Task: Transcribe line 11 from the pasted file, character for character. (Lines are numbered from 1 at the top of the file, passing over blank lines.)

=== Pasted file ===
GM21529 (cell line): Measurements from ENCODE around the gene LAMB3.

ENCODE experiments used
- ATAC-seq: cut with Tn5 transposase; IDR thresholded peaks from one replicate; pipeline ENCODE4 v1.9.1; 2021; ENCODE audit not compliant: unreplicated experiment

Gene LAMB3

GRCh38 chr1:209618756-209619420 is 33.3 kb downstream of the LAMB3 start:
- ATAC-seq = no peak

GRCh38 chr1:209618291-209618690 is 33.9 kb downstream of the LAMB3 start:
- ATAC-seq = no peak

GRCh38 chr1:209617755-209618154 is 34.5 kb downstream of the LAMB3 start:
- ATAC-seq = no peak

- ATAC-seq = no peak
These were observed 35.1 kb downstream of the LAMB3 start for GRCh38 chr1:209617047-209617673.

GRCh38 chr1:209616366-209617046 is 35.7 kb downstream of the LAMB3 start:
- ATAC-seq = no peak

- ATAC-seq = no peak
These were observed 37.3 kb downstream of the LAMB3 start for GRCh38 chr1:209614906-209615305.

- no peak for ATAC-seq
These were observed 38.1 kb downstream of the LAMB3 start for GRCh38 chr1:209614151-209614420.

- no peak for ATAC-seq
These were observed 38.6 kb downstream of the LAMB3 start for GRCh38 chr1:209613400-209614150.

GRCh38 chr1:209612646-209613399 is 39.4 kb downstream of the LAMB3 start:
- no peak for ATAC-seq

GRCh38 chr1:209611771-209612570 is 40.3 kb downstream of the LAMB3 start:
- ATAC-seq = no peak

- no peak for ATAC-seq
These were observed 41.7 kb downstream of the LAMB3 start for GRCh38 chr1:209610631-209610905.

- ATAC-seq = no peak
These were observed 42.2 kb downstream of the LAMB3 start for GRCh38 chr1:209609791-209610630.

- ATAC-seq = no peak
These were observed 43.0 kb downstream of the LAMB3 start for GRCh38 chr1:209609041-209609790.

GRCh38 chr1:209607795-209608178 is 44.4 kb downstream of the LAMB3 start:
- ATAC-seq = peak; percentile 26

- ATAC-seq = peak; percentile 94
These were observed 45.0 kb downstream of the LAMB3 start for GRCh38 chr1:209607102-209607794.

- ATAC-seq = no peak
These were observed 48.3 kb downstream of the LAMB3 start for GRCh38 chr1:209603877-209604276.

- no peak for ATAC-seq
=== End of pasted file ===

- ATAC-seq = no peak